This is the text of my Scottish Daily Mail column for Monday, May 17, 2021.
Tomorrow afternoon MSPs will assemble at Holyrood to elect the next First Minister. It’s safe to say the odds heavily favour one candidate in particular. So, unless things go splendidly wrong and Jackie Baillie ends up in Bute House, we can expect to thole a little longer under the rule of Nicola Sturgeon.
In the dizzy days that followed the 2014 referendum, when Sturgeon was selling out concert halls and sloshing a tin of yellow emulsion across Scotland’s electoral map, there was an intoxicating certainty among nationalists that she would lead them to the Promised Land. Six years on, the Ayrshire Moses is still parked at the shore of the Red Sea, frowning: ‘Too choppy’. The true believers are waking up to the reality of being led by a cautious, poll-watching solicitor unwilling to allow belief to outrun political circumstances.
The political circumstances that Sturgeon must contend with include the ongoing wariness of Middle Scotland towards the independence enterprise, growing disquiet at the mediocre outcomes from 14 years of SNP government, and internal tensions dragging her party in this direction and that. However, no circumstance is as momentous as the continuing Covid-19 pandemic and the economic revival that needs to come next. Supporters of separation may pretend the First Minister can lead Scotland through the pandemic and into another constitutional battle at the same time but no one sensible believes this.
Even if you are convinced the full powers of independence would deliver a better recovery, the disruption that would be caused by the campaign to acquire them would more than reverse any benefit. The Scottish Government must work with the Scotland it has because the Scotland it wants is not available right now.
Nationalists and Unionists are bound up in an interlocking Catch-22, the constitutional equivalent of mutually-assured destruction. If the nationalists drop another referendum into the middle of a pandemic or the recovery it could drive undecided voters into the arms of the Unionists. Yet, if Unionists convince the SNP to put the recovery ahead of a referendum, such a display of moderation and wise governance could allay the very fears holding undecideds back from supporting a split.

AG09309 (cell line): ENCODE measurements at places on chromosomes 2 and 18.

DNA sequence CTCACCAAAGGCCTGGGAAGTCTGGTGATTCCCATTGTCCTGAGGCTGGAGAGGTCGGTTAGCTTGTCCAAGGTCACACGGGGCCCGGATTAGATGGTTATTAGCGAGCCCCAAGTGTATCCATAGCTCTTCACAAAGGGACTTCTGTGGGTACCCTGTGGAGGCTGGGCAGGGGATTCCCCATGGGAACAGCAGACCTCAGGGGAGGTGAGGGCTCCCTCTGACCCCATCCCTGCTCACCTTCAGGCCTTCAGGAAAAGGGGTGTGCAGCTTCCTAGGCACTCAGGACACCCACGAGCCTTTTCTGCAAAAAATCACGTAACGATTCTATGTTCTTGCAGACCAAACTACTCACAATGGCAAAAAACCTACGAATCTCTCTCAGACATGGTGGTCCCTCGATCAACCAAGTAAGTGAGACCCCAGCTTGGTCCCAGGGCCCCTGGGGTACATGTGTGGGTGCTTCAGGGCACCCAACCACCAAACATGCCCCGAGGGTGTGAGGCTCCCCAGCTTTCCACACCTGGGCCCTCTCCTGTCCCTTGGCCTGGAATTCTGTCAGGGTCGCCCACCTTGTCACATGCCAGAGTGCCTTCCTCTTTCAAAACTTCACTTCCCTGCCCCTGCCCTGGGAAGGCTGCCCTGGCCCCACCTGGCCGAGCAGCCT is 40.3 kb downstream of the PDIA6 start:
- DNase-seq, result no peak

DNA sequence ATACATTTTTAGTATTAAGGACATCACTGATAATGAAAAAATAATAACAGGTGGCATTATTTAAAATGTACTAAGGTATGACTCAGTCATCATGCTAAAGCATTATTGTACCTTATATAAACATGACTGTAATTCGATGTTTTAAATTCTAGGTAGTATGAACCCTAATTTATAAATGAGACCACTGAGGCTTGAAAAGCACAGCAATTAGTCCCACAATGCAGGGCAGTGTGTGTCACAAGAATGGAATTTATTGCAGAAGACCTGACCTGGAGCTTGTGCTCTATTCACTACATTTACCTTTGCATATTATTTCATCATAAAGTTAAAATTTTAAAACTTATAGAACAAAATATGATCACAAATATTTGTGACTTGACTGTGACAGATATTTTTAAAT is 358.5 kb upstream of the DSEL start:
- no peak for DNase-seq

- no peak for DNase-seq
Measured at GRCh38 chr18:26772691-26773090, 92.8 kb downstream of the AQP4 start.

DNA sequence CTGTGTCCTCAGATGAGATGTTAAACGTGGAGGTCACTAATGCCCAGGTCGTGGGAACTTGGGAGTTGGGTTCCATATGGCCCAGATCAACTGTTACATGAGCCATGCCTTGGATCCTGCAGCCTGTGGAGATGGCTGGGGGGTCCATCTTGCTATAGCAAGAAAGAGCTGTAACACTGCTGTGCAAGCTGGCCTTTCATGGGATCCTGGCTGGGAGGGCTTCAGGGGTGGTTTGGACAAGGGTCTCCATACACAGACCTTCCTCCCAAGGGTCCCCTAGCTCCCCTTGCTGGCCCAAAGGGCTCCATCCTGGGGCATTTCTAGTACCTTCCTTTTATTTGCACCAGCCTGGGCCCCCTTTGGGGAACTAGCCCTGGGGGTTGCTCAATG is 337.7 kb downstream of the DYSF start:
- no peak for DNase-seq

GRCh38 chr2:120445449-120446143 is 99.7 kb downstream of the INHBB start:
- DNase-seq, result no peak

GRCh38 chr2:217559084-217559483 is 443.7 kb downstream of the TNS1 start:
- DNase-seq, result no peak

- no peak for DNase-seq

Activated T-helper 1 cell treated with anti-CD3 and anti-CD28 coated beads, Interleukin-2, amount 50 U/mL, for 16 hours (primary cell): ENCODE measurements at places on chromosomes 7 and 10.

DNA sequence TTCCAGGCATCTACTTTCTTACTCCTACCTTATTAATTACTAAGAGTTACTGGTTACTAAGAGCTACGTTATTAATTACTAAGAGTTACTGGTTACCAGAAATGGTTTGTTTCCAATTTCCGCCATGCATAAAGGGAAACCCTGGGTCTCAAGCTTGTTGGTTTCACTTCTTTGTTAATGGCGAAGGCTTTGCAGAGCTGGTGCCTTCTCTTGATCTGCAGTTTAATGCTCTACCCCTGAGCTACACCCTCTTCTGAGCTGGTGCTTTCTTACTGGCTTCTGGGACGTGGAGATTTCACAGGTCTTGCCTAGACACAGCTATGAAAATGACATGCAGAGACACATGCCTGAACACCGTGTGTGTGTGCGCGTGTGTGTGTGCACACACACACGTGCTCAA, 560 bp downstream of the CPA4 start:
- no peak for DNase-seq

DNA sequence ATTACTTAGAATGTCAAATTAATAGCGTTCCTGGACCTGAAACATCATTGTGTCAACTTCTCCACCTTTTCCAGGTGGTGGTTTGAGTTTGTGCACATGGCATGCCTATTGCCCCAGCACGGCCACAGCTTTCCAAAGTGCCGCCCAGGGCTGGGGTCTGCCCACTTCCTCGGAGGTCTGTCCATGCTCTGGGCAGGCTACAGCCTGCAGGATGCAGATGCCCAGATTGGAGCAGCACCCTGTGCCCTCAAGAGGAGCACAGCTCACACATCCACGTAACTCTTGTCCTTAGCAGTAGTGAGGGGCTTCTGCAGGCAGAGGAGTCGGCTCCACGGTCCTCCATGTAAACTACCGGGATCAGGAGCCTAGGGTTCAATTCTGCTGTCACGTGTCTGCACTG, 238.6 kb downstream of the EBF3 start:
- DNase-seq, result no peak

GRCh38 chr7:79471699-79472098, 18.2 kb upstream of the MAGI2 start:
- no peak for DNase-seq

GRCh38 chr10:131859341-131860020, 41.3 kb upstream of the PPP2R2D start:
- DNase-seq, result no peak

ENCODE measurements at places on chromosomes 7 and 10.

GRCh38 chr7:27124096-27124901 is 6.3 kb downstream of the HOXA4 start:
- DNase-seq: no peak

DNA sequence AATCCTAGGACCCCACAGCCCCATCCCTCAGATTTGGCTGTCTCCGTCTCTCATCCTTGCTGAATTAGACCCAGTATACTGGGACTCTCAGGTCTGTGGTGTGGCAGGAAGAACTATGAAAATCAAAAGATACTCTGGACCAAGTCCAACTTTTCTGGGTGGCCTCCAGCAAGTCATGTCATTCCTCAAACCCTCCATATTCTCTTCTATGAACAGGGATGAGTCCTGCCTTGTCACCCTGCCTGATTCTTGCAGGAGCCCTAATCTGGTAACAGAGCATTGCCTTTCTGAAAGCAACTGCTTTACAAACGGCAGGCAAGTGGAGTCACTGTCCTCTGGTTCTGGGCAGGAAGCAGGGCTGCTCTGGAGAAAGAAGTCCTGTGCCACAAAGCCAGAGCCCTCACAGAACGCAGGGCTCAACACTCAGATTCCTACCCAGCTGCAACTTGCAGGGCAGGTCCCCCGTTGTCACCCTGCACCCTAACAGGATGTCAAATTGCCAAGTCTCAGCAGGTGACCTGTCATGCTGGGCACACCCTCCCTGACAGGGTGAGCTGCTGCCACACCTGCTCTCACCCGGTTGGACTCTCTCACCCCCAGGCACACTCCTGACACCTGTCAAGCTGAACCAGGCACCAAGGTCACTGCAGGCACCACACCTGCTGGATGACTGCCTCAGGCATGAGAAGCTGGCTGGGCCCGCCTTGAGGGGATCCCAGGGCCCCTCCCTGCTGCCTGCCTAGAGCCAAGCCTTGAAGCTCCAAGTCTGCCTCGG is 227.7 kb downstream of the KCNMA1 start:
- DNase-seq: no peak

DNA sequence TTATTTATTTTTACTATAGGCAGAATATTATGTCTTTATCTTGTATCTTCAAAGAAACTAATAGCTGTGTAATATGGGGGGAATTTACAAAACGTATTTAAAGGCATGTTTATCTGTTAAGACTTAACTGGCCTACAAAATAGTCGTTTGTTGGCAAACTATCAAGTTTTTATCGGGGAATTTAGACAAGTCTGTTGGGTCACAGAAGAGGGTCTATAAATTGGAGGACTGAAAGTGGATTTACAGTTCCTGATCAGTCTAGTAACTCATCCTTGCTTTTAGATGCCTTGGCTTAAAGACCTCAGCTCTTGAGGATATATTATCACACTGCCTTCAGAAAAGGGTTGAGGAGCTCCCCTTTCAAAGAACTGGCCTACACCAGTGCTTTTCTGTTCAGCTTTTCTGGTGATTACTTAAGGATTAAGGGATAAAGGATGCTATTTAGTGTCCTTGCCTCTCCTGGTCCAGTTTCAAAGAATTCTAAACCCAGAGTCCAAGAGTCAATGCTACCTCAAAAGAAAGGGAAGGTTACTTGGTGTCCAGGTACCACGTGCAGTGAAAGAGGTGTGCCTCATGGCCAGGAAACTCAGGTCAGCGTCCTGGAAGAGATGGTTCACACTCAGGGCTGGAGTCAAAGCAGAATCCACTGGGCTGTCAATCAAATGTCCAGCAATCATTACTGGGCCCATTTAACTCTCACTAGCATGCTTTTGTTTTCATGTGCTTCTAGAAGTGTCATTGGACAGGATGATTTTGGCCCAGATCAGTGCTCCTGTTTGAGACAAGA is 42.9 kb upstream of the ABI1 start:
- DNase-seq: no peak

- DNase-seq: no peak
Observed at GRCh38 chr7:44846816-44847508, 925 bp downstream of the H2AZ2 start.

How, then, to navigate both the constitution and Covid? The answer is: you can’t. There is no Holyrood solution to the constitutional conflict. That can only come by Westminster granting a second referendum that leads to a decisive result or by Westminster grasping the thistle and reforming devolution to stop it being used as a steamroller for separation. Until such time as either occurs, MSPs have a choice: they can be a recovery parliament or a referendum parliament. They cannot be both.
Politics is not about power. It’s about what you do with power. Winning elections is the easy part — the hard part is the choices that come afterwards. Once in government, you have the ability to do a great many things to transform the country and the lives of those living in it for the better. But powers are not ornaments to be displayed with pride on the mantlepiece. They mean nothing beyond political vanity if they are not used. That is the question that faces the new parliament and the new government that will lead it: will the next five years be about the powers they have or the powers they don’t?
Scotland, like the rest of the UK, has been lulled into believing the end of the medical pandemic means the end of the economic and social crisis. We are like the surviving characters of a horror movie who, convinced the mad slasher is dead, turn their backs and breathe a sigh of relief. As any fan of fright flicks will tell you, this is invariably followed by a sudden shriek of the musical score and the villain sitting bolt upright and turning his head menacingly in the direction of his oblivious prey.